Java 8 has introduced new methods which help make our code cleaner. In particular, we can get rid of some if blocks. Let’s demonstrate this.

7.1. getOrDefault()

Let’s say we need to get the definition of the word “dog” and assign it to the variable if it is on the table. Otherwise, assign “not found” to the variable.

Before Java 8:

Word key = new Word("dog");
String definition;

if (table.containsKey(key)) {
     definition = table.get(key);
} else {
     definition = "not found";
}

After Java 8:

definition = table.getOrDefault(key, "not found");

7.2. putIfAbsent()

Let’s say we need to put a word “cat only if it’s not in the dictionary yet.

Before Java 8:

if (!table.containsKey(new Word("cat"))) {
    table.put(new Word("cat"), definition);
}

After Java 8:

table.putIfAbsent(new Word("cat"), definition);

7.3. boolean remove()

Let’s say we need to remove the word “cat” but only if it’s definition is “an animal”.

Before Java 8:

if (table.get(new Word("cat")).equals("an animal")) {
    table.remove(new Word("cat"));
}

After Java 8:

boolean result = table.remove(new Word("cat"), "an animal");

Finally, while old remove() method returns the value, the new method returns boolean.

7.4. replace()

Let’s say we need to replace a definition of “cat”, but only if its old definition is “a small domesticated carnivorous mammal”.

Before Java 8:

if (table.containsKey(new Word("cat")) 
    && table.get(new Word("cat")).equals("a small domesticated carnivorous mammal")) {
    table.put(new Word("cat"), definition);
}

After Java 8:

table.replace(new Word("cat"), "a small domesticated carnivorous mammal", definition);

7.5. computeIfAbsent()

This method is similar to putIfabsent().  But putIfabsent()  takes the value directly, and computeIfAbsent() takes a mapping function. It calculates the value only after it checks the key, and this is more efficient, especially if the value is difficult to obtain.

table.computeIfAbsent(new Word("cat"), key -> "an animal");

Hence, the above line is equivalent to:

if (!table.containsKey(cat)) {
    String definition = "an animal"; // note that calculations take place inside if block
    table.put(new Word("cat"), definition);
}

7.6. computeIfPresent()

This method is similar to the replace() method. But, again, replace()  takes the value directly, and computeIfPresent() takes a mapping function. It calculates the value inside of the if block, that’s why it’s more efficient.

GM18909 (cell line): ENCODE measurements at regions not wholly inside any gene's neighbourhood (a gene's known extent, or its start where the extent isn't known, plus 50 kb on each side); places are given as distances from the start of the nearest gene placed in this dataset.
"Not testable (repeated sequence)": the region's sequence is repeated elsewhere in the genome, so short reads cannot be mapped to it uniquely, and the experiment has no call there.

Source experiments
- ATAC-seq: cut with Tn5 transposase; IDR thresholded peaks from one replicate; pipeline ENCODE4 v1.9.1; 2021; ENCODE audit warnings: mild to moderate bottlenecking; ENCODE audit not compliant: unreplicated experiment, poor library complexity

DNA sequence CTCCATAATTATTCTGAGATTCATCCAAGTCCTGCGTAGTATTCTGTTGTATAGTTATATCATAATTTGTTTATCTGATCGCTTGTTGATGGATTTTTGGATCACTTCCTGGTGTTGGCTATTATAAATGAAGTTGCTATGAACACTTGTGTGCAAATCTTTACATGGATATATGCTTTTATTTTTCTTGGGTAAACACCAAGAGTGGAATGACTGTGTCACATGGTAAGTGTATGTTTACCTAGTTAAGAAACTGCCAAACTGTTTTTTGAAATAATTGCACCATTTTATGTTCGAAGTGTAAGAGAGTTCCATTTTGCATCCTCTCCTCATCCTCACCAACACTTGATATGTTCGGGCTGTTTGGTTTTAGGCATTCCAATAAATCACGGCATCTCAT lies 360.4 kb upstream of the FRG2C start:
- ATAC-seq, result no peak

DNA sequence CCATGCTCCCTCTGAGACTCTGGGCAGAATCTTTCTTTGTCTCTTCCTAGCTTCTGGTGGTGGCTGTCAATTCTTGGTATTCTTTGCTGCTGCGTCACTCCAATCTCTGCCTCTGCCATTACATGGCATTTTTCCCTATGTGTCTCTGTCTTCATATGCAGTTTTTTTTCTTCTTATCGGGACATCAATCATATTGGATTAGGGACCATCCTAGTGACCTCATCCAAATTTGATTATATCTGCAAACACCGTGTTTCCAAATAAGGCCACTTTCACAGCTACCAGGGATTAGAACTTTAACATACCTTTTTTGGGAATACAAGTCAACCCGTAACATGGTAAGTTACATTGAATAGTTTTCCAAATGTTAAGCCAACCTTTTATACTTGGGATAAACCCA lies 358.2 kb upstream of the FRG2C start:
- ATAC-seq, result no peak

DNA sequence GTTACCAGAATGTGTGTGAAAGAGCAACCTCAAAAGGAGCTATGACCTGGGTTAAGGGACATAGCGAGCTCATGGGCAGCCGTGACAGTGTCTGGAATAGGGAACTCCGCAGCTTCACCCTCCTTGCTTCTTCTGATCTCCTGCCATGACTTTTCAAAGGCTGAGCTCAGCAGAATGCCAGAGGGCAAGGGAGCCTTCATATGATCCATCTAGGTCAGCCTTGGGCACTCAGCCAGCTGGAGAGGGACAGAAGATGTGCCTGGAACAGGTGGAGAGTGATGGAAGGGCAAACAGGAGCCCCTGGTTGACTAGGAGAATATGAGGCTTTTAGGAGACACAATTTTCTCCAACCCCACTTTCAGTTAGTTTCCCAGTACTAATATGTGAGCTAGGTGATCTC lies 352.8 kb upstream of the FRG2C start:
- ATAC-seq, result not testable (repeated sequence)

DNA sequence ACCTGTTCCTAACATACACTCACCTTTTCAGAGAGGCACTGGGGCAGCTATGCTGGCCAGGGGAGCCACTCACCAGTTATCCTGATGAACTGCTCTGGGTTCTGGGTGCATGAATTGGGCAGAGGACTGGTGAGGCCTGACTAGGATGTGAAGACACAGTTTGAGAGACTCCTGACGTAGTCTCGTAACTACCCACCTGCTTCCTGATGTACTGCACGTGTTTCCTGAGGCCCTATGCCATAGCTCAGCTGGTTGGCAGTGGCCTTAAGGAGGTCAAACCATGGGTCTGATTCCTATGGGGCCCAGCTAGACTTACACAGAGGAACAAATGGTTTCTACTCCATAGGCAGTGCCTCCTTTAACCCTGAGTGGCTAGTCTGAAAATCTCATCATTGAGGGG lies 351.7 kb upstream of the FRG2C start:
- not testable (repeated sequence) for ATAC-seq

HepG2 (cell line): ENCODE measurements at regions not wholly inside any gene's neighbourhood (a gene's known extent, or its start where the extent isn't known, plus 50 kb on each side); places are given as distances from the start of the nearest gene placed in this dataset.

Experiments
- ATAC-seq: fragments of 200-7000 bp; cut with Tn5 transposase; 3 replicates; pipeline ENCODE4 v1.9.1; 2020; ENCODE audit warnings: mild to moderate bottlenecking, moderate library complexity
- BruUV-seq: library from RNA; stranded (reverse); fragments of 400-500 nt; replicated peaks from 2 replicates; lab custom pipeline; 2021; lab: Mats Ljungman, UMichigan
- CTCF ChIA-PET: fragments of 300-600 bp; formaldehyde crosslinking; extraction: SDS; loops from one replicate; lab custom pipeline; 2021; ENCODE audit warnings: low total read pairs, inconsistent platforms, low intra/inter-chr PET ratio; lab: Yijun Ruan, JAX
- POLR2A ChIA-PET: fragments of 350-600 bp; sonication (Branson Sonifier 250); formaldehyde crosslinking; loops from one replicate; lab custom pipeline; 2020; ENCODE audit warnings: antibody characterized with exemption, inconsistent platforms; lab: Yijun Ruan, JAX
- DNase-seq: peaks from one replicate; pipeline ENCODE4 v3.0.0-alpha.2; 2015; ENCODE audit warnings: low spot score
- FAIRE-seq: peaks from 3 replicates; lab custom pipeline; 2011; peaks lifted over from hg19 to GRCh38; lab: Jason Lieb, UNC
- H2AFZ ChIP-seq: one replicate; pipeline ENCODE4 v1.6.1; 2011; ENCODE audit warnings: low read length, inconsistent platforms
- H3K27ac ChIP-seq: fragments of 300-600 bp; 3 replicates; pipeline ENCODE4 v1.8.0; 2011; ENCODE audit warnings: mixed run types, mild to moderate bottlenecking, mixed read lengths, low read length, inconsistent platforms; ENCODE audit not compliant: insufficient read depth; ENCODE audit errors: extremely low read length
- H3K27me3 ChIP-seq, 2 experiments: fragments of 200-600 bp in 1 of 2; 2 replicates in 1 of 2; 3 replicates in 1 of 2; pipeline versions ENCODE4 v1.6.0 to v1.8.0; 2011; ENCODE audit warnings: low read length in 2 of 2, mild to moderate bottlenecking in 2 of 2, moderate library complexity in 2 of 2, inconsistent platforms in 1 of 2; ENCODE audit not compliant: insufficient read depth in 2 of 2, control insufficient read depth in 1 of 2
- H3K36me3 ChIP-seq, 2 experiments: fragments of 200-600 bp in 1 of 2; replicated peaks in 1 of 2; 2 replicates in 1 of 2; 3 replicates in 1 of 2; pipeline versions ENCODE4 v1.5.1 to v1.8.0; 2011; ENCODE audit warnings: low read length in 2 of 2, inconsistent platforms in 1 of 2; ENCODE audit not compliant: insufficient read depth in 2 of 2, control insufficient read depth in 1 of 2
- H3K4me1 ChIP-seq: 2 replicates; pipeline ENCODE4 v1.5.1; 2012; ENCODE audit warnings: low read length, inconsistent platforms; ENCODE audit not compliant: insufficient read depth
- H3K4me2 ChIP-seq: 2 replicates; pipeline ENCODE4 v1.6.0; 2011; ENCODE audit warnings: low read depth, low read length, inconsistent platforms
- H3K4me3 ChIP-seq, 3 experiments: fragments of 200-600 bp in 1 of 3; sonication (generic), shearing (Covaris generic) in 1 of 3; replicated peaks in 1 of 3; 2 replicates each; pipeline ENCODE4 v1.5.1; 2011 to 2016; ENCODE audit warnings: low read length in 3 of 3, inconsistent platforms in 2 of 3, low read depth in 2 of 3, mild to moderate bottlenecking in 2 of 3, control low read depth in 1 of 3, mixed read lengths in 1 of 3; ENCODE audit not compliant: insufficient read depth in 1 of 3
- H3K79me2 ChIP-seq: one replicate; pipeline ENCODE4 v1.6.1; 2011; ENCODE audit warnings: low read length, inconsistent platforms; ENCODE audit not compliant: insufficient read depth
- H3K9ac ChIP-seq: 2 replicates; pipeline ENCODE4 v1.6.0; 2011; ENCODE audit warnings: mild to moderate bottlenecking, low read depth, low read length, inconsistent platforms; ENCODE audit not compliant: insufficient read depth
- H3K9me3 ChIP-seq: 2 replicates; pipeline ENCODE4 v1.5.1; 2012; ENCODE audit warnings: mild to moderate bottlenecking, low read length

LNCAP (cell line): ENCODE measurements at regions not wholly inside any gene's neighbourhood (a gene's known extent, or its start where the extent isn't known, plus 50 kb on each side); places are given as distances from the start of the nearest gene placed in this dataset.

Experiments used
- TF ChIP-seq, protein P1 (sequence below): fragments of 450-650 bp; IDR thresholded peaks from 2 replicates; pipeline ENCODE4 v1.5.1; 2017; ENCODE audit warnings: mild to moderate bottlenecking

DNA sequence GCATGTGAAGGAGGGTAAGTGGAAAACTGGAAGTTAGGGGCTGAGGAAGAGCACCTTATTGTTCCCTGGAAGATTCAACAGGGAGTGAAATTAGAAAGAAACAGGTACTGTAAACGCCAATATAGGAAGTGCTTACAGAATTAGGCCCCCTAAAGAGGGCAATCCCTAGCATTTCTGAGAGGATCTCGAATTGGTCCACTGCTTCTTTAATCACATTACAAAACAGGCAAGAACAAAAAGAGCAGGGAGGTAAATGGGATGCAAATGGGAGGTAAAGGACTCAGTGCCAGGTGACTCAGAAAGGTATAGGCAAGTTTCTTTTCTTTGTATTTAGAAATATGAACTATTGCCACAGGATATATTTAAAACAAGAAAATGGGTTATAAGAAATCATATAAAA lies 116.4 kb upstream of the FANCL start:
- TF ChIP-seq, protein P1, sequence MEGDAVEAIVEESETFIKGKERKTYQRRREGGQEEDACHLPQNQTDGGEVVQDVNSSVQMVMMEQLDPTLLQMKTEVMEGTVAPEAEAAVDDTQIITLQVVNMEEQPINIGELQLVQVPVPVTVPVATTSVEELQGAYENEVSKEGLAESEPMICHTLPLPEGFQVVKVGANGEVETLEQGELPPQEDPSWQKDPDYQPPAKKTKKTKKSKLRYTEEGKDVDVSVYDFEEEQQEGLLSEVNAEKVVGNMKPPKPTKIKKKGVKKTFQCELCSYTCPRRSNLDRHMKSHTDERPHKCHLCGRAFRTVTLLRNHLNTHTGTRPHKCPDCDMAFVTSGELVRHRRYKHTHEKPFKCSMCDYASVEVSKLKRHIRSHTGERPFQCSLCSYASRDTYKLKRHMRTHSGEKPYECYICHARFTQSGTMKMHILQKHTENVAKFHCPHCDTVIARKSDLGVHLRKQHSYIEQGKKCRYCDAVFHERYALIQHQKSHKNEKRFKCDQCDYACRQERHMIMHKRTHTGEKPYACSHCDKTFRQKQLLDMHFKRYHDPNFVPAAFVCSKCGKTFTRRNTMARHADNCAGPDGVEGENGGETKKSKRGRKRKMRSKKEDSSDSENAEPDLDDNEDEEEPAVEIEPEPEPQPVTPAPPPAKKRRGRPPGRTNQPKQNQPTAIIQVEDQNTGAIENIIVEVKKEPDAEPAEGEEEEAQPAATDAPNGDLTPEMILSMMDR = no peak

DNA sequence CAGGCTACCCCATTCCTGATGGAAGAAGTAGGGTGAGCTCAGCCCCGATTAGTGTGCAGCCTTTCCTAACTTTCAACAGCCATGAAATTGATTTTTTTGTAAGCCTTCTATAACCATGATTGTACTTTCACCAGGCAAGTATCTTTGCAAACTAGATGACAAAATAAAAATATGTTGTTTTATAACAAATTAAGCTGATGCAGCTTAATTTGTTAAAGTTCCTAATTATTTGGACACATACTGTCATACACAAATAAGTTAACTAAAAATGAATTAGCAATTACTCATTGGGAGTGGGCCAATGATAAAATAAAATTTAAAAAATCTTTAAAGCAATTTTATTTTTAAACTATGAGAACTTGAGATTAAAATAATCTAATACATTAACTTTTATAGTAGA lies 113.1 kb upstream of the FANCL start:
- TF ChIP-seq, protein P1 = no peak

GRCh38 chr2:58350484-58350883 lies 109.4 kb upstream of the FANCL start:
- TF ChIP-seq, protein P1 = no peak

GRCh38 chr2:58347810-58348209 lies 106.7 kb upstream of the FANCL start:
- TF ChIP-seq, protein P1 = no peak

Let’s say we need to change the definition:

table.computeIfPresent(cat, (key, value) -> key.getName() + " - " + value);

Hence, the above line is equivalent to:

if (table.containsKey(cat)) {
    String concatination=cat.getName() + " - " + table.get(cat);
    table.put(cat, concatination);
}

7.7. compute()

Now we’ll solve another task. Let’s say we have an array of String, where the elements are not unique.  Also, let’s calculate how many occurrences of a String we can get in the array. Here is the array:

String[] animals = { "cat", "dog", "dog", "cat", "bird", "mouse", "mouse" };

Also, we want to create a Hashtable which contains an animal as a key and the number of its occurrences as a value.

Here is a solution:

Hashtable<String, Integer> table = new Hashtable<String, Integer>();

for (String animal : animals) {
    table.compute(animal, 
        (key, value) -> (value == null ? 1 : value + 1));
}

Finally, let’s make sure, that the table contains two cats, two dogs, one bird and two mouses:

assertThat(table.values(), hasItems(2, 2, 2, 1));

7.8. merge()

There is another way to solve the above task:

for (String animal : animals) {
    table.merge(animal, 1, (oldValue, value) -> (oldValue + value));
}

The second argument, 1, is the value which is mapped to the key if the key is not yet on the table. If the key is already in the table, then we calculate it as oldValue+1.

7.9. foreach()

This is a new way to iterate through the entries. Let’s print all the entries:

table.forEach((k, v) -> System.out.println(k.getName() + " - " + v)

7.10. replaceAll()

Additionally, we can replace all the values without iteration:

table.replaceAll((k, v) -> k.getName() + " - " + v);

8. Conclusion

In this article, we’ve described the purpose of the hash table structure and showed how to complicate a direct-address table structure to get it.

Additionally, we’ve covered what collisions are and what a load factor is in a Hashtable. Also, we’ve learned why to override equals() and hashCode() for key objects.

Finally, we’ve talked about Hashtable‘s properties and Java 8 specific API.

As usual, the complete source code is available on Github.

I just announced the new Spring Boot 2 material, coming in REST With Spring:

>> CHECK OUT THE LESSONS